The Barbarian Invasions (Denys Arcand, 2003). I have said many times that I don’t like cheap emotional appeals in movies. I don’t have a problem with crying at the movies ... hell, I cry every time I watch “Cheek to Cheek” by Fred and Ginger in Top Hat. But I want my emotions to be touched in, for lack of a better term, an honest way. There are many ways to make an audience cry, but most of them are cheap ... kill a dog, the crowd will sob. I resent being forced to cry. The Barbarian Invasions is far too subtle to fall victim to my complaints. While it deals with the last days of a man dying of cancer, it’s largely an uplifting movie. At the end, when he says his last goodbyes, our tears come honestly, after we have gotten to know the man and his companions. But there is something far too easy about this movie. It’s like a fantasy of how to die. Cancer’s an awful way to go, but the man’s son has money, so he arranges for his dad to get heroin (because it’s the best pain killer), and his dad in thus in less pain than he might have been. Despite the heroin, he is coherent enough for most of the movie, which allows for many lovely scenes of him with his ex-wife and his ex-mistresses. These scenes essentially forgive the man for his past, and why not? But instead of really reflecting on how he might have hurt the people in his life, he sees his former lovers all together, getting on just fine, with everyone telling him they learned from him how to love life. The acting is fine, everything is fine, but Arcand knows his audience quite well, and as we watch the man “get away” with his flaws, we can feel absolved, too. #489 on the They Shoot Pictures, Don’t They list of the top 1000 films of the 21st century. 7/10.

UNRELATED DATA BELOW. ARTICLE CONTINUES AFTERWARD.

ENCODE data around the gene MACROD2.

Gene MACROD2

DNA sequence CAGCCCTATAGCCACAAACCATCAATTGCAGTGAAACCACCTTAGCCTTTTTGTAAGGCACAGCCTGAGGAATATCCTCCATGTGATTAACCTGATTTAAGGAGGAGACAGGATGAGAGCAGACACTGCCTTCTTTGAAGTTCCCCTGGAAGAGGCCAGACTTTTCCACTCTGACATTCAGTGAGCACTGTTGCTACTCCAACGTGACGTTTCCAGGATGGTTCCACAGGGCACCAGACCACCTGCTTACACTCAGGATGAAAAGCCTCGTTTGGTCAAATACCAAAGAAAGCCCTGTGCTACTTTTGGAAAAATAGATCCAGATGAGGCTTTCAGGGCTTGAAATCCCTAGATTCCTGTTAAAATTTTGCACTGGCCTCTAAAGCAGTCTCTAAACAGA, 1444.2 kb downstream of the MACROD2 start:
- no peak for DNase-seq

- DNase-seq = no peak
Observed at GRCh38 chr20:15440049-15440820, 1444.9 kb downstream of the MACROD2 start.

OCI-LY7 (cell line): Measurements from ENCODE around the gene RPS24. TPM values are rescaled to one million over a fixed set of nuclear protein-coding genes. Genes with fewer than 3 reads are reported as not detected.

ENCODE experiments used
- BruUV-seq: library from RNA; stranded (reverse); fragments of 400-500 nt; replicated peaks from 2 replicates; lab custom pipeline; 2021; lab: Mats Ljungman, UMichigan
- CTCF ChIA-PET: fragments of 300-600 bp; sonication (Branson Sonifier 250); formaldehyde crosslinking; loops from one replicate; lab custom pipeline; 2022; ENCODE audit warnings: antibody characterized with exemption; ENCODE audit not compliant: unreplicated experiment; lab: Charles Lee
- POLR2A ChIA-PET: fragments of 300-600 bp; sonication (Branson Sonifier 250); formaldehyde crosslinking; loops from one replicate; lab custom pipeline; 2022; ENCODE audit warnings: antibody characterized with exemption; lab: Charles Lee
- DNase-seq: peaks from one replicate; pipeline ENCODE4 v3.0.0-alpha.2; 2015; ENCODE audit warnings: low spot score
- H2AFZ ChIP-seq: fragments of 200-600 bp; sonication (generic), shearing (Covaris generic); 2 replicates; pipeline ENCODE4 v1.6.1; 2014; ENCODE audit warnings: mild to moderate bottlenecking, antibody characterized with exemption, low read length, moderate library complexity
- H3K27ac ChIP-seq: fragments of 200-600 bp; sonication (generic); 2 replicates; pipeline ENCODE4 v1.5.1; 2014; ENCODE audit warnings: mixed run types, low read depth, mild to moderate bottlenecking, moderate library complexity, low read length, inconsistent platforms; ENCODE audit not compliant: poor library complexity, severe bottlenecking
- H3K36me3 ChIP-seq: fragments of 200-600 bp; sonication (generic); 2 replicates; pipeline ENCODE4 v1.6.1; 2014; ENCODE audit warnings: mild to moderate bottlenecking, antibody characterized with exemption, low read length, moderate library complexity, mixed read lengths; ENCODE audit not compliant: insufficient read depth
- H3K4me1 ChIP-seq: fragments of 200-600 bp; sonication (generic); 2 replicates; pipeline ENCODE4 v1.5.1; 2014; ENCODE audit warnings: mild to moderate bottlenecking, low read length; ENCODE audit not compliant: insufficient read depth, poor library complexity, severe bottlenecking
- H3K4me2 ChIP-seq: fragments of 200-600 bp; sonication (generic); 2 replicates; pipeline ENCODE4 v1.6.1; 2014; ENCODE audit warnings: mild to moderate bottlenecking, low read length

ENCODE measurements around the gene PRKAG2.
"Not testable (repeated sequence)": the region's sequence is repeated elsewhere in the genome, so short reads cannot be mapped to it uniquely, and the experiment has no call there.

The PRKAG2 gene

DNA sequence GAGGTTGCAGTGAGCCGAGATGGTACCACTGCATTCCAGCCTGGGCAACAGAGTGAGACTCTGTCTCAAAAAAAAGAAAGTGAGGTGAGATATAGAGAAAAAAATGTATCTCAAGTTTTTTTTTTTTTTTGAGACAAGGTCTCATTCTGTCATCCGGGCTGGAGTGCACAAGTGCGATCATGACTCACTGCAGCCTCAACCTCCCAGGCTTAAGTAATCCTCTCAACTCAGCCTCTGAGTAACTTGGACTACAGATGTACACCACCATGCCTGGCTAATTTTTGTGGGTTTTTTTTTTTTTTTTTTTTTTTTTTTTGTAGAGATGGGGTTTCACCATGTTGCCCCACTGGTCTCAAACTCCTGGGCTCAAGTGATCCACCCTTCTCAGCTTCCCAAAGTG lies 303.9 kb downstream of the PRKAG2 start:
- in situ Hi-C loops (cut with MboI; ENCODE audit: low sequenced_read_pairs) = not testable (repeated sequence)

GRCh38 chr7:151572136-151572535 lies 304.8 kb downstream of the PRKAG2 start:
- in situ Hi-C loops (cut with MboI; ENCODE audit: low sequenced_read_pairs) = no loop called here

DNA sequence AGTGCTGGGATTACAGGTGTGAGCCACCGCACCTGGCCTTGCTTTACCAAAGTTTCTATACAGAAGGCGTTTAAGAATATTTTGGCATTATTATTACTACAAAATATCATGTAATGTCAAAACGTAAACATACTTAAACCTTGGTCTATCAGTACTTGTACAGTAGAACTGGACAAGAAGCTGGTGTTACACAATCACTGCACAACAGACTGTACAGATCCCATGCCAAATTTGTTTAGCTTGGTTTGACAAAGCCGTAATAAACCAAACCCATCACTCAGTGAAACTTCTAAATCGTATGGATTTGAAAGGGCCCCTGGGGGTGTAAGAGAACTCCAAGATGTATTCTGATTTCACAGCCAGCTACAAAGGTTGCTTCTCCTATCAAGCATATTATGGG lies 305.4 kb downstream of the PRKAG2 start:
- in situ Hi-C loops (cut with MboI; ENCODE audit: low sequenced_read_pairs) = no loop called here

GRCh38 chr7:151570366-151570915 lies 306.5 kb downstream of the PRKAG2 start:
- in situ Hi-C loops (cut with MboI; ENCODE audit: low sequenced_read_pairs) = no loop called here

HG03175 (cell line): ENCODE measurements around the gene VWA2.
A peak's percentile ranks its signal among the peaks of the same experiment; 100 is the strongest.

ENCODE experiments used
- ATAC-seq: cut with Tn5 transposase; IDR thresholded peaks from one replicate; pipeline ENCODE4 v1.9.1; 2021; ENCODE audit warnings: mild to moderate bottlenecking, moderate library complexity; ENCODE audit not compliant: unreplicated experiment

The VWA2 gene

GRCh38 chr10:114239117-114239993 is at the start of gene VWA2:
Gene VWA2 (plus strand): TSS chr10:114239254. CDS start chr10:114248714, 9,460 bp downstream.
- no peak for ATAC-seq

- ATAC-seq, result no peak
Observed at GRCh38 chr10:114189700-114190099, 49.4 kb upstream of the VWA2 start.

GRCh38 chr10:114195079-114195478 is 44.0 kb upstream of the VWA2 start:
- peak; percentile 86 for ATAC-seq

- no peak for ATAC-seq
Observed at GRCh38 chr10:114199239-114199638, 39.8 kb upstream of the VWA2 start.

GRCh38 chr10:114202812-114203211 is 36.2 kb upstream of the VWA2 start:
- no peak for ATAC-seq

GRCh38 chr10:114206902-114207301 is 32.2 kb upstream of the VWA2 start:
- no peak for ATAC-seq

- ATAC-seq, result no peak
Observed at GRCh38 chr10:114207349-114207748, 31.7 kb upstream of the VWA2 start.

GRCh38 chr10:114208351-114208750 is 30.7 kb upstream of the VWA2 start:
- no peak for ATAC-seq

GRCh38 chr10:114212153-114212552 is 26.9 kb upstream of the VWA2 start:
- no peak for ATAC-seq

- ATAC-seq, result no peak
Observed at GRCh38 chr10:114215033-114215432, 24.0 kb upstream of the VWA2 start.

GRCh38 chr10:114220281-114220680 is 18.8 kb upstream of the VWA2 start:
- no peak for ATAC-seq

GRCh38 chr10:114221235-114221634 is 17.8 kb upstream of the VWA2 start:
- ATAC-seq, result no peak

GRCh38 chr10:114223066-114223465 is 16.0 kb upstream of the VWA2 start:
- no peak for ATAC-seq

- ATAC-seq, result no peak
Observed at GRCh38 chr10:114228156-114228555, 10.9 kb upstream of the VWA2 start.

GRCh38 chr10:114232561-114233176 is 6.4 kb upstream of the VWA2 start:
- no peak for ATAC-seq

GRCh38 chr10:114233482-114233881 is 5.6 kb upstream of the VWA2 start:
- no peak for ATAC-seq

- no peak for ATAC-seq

Pather Panchali (Satyajit Ray, 1955). 8/10.